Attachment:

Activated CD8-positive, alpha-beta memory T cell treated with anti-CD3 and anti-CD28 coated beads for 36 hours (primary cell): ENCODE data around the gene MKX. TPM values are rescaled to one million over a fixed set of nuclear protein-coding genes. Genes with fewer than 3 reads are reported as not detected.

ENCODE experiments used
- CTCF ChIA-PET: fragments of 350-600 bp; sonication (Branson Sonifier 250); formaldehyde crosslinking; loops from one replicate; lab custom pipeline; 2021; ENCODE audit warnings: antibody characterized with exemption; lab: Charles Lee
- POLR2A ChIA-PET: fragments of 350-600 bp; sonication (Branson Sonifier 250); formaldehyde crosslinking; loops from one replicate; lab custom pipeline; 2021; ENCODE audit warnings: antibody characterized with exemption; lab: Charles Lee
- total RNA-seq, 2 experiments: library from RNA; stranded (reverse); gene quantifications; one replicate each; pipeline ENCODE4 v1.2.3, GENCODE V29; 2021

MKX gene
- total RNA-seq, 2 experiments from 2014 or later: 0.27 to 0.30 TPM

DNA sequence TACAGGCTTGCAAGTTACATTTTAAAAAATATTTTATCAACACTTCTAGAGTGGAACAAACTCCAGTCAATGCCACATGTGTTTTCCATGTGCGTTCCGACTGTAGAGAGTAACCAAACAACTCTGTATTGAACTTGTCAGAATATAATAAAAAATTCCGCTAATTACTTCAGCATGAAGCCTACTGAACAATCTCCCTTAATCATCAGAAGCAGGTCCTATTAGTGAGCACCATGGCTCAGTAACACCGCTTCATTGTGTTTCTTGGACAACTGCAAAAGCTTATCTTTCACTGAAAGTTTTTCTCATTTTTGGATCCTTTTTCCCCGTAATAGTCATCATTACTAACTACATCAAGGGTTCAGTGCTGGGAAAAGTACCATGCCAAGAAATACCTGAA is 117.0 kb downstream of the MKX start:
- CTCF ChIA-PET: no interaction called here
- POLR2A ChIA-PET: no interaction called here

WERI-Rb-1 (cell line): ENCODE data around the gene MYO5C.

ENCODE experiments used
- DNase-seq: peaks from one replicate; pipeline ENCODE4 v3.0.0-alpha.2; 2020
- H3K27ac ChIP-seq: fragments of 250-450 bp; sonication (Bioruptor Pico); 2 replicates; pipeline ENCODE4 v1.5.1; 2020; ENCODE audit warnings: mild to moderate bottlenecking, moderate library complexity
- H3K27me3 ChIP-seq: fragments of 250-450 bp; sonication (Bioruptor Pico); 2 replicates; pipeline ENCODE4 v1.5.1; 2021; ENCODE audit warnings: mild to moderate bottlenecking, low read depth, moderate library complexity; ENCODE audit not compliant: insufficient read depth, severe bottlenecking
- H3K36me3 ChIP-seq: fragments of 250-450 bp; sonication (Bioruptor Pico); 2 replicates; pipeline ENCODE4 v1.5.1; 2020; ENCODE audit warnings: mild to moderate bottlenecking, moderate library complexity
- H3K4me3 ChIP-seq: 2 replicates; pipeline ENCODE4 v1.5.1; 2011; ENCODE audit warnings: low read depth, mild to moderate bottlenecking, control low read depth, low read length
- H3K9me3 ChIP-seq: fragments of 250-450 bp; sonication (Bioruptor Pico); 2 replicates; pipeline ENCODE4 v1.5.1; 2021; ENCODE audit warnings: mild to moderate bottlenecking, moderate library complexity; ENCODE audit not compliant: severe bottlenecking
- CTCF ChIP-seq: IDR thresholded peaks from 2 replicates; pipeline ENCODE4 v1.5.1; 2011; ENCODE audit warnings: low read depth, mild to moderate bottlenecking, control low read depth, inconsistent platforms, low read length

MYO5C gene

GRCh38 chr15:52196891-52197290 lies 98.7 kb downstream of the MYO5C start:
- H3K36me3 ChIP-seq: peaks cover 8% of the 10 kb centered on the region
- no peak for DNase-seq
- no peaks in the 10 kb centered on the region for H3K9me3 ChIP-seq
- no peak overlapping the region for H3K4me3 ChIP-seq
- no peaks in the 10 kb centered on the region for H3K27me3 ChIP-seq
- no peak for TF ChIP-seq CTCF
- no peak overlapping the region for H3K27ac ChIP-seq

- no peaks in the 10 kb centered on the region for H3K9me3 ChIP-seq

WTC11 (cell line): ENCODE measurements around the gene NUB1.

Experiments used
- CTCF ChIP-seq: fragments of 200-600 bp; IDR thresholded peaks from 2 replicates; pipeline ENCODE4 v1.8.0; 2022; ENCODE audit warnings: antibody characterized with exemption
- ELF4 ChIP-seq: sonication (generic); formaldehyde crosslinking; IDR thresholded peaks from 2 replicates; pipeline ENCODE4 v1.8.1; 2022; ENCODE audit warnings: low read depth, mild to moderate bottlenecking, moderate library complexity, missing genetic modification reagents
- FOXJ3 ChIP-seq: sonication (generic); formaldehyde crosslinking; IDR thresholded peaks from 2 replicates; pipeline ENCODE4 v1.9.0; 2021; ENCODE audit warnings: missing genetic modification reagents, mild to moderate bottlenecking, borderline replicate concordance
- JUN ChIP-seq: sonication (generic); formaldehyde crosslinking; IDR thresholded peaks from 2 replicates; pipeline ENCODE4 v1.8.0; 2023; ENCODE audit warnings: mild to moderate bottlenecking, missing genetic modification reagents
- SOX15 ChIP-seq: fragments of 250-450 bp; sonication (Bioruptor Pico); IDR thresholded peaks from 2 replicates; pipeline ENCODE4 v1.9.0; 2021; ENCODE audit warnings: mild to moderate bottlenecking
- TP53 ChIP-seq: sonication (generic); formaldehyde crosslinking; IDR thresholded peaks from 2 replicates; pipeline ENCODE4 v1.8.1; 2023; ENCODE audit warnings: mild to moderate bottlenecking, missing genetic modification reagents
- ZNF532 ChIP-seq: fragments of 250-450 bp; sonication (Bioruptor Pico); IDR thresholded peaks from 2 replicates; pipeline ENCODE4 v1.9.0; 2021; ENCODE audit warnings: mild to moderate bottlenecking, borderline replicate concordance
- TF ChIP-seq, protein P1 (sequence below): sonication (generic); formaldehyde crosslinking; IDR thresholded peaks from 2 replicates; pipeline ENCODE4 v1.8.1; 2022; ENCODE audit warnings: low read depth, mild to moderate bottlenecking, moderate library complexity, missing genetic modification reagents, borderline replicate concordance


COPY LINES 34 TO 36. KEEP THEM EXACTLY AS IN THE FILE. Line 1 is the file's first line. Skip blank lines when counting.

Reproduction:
- FOXJ3 ChIP-seq: sonication (generic); formaldehyde crosslinking; IDR thresholded peaks from 2 replicates; pipeline ENCODE4 v1.9.0; 2021; ENCODE audit warnings: missing genetic modification reagents, mild to moderate bottlenecking, borderline replicate concordance
- JUN ChIP-seq: sonication (generic); formaldehyde crosslinking; IDR thresholded peaks from 2 replicates; pipeline ENCODE4 v1.8.0; 2023; ENCODE audit warnings: mild to moderate bottlenecking, missing genetic modification reagents
- SOX15 ChIP-seq: fragments of 250-450 bp; sonication (Bioruptor Pico); IDR thresholded peaks from 2 replicates; pipeline ENCODE4 v1.9.0; 2021; ENCODE audit warnings: mild to moderate bottlenecking